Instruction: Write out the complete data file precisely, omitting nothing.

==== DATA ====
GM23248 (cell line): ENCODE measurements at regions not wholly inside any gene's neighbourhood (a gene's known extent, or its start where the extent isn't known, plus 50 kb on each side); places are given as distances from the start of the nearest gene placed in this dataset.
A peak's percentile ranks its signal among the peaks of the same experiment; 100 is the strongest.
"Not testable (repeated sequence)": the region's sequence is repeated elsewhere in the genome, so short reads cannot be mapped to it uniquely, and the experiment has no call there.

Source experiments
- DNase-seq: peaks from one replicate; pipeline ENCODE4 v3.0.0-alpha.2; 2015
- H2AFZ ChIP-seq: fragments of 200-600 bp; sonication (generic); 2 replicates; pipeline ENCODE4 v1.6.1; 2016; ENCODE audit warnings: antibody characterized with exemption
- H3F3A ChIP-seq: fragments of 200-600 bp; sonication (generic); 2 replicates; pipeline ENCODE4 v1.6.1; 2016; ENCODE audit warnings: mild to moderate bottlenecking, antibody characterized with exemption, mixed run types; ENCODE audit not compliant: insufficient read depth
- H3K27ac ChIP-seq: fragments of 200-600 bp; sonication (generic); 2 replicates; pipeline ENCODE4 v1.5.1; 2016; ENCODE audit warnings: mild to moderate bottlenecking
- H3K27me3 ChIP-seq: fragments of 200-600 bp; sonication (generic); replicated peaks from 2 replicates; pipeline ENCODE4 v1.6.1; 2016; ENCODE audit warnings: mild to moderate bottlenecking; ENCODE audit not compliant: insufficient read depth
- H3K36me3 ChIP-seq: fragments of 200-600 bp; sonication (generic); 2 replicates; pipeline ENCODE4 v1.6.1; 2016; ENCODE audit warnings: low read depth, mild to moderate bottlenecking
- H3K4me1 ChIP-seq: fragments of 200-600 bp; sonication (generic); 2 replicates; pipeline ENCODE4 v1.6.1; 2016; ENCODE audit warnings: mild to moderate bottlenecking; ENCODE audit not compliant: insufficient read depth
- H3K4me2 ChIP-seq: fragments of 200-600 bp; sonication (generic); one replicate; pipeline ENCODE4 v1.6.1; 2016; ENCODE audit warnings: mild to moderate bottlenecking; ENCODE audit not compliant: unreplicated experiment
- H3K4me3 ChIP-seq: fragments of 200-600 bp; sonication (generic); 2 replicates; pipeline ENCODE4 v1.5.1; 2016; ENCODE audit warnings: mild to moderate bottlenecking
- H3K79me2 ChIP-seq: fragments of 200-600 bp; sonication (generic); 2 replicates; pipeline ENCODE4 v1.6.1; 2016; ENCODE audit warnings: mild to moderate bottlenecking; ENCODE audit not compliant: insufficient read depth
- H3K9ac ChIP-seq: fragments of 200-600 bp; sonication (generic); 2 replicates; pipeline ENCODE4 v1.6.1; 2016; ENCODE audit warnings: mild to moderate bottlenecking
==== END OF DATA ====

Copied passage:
GM23248 (cell line): ENCODE measurements at regions not wholly inside any gene's neighbourhood (a gene's known extent, or its start where the extent isn't known, plus 50 kb on each side); places are given as distances from the start of the nearest gene placed in this dataset.
A peak's percentile ranks its signal among the peaks of the same experiment; 100 is the strongest.
"Not testable (repeated sequence)": the region's sequence is repeated elsewhere in the genome, so short reads cannot be mapped to it uniquely, and the experiment has no call there.

Source experiments
- DNase-seq: peaks from one replicate; pipeline ENCODE4 v3.0.0-alpha.2; 2015
- H2AFZ ChIP-seq: fragments of 200-600 bp; sonication (generic); 2 replicates; pipeline ENCODE4 v1.6.1; 2016; ENCODE audit warnings: antibody characterized with exemption
- H3F3A ChIP-seq: fragments of 200-600 bp; sonication (generic); 2 replicates; pipeline ENCODE4 v1.6.1; 2016; ENCODE audit warnings: mild to moderate bottlenecking, antibody characterized with exemption, mixed run types; ENCODE audit not compliant: insufficient read depth
- H3K27ac ChIP-seq: fragments of 200-600 bp; sonication (generic); 2 replicates; pipeline ENCODE4 v1.5.1; 2016; ENCODE audit warnings: mild to moderate bottlenecking
- H3K27me3 ChIP-seq: fragments of 200-600 bp; sonication (generic); replicated peaks from 2 replicates; pipeline ENCODE4 v1.6.1; 2016; ENCODE audit warnings: mild to moderate bottlenecking; ENCODE audit not compliant: insufficient read depth
- H3K36me3 ChIP-seq: fragments of 200-600 bp; sonication (generic); 2 replicates; pipeline ENCODE4 v1.6.1; 2016; ENCODE audit warnings: low read depth, mild to moderate bottlenecking
- H3K4me1 ChIP-seq: fragments of 200-600 bp; sonication (generic); 2 replicates; pipeline ENCODE4 v1.6.1; 2016; ENCODE audit warnings: mild to moderate bottlenecking; ENCODE audit not compliant: insufficient read depth
- H3K4me2 ChIP-seq: fragments of 200-600 bp; sonication (generic); one replicate; pipeline ENCODE4 v1.6.1; 2016; ENCODE audit warnings: mild to moderate bottlenecking; ENCODE audit not compliant: unreplicated experiment
- H3K4me3 ChIP-seq: fragments of 200-600 bp; sonication (generic); 2 replicates; pipeline ENCODE4 v1.5.1; 2016; ENCODE audit warnings: mild to moderate bottlenecking
- H3K79me2 ChIP-seq: fragments of 200-600 bp; sonication (generic); 2 replicates; pipeline ENCODE4 v1.6.1; 2016; ENCODE audit warnings: mild to moderate bottlenecking; ENCODE audit not compliant: insufficient read depth
- H3K9ac ChIP-seq: fragments of 200-600 bp; sonication (generic); 2 replicates; pipeline ENCODE4 v1.6.1; 2016; ENCODE audit warnings: mild to moderate bottlenecking